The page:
These tactics have only ramped up and expanded as the crime rate has fallen. Supporters like to say that the militarization of police is the reason crime has fallen. But they have a problem: cities that have eschewed such tactics, like San Diego, have seen sharper drops in crime and crime started dropping there before crime began to drop everywhere else. No matter what you might think of these tactics, there’s little evidence that they are actually working to reduce crime.

    Rise of the Warrior Cop is definitively not anti-cop. I would say that at least 60% and probably more of the interviewees are in law enforcement. Some of the most telling passages in the book are from the 1970’s when police officers resisted the militarization of policing precisely because they feared what eventually happened: the creation of groups of armed officers with little connection to the community busting down doors in the process of ordinary law enforcement; communities that see cops as dangerous rather than helpful; the majority of good decent community-oriented cops being eclipsed by gung-ho warriors.

    The problem is not that cops are bad; the problem is that cops are human. And because of panic-mongering over the War on Drugs and the War on Terror, we have given these humans military weapons, enormous discretionary power and little accountability. Cops in the book talk about the adrenaline rush that comes with a no-knock raid, the sense of power that guns, body armor and tanks give them. It’s a testament to the basic goodness of most of our cops that there aren’t more abuses.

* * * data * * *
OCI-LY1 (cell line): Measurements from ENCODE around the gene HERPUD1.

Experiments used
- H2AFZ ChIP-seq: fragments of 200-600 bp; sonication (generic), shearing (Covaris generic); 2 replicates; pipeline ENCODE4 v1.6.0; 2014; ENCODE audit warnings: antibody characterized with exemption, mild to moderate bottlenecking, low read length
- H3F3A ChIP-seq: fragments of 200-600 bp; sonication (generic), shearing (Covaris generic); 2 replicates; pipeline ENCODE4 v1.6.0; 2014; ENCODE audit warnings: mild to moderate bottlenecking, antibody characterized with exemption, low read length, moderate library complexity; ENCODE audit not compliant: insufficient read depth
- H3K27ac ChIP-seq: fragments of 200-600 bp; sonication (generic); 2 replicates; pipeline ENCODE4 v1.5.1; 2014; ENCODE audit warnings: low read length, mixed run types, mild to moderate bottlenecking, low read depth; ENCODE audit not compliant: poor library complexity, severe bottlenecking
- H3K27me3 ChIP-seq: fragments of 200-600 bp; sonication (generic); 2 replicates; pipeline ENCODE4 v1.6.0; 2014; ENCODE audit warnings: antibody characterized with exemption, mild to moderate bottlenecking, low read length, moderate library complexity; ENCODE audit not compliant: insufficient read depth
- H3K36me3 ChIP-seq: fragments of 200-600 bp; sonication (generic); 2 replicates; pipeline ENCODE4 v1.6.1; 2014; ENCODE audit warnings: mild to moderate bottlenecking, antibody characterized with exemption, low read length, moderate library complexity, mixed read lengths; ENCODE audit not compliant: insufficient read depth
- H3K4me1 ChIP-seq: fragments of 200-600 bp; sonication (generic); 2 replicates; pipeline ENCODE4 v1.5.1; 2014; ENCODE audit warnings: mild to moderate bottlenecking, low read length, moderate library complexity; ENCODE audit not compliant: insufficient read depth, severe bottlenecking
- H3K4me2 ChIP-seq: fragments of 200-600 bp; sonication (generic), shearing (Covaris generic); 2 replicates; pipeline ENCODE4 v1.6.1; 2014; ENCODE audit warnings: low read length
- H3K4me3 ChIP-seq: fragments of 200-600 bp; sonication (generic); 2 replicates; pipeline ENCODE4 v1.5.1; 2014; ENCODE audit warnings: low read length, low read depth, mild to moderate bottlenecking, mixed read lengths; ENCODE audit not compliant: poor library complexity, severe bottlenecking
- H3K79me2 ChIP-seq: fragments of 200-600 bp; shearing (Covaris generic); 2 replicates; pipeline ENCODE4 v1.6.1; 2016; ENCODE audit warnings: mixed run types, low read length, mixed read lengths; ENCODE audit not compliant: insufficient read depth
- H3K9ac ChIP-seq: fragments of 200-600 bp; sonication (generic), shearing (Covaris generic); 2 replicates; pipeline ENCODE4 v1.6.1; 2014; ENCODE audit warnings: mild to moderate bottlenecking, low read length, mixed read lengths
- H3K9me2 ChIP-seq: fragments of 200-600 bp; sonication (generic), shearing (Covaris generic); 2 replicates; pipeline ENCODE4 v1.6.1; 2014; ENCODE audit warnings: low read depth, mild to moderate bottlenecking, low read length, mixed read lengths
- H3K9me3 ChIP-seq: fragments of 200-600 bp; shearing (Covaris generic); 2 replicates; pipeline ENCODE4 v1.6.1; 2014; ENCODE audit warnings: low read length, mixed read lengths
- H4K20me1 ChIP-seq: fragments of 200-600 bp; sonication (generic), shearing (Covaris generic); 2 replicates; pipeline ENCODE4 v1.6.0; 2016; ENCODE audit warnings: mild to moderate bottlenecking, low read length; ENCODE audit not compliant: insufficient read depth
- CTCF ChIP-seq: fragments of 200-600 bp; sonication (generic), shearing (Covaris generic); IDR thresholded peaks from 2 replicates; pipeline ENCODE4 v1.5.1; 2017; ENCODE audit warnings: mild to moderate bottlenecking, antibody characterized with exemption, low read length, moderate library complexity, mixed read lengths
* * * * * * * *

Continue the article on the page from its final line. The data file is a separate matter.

Balko is clear in his closing argument: we do not live in a police state. Only a small minority of Americans are being impacted by this. But I would say that the mechanism of a police state has been slowly worked into our society thanks to the War on Drugs and the War on Terror. Think about 2016. In 2016 we will get a new President. Here are just some of the powers that this new President will have:

  • The power to surveil any overseas communication of any type through a secret court and the infrastructure to surveil any electronic communications, period.
  • The power to collect meta-data on all Americans, which includes their location, who they call and where they go.
  • A surveillance state that is governed by secret laws that no citizen can see.
  • The power to kill American citizens overseas based on secret internal evaluations.
  • The power to indefinitely detain terror suspects, including American citizens.
  • A post office that routinely photographs our mail.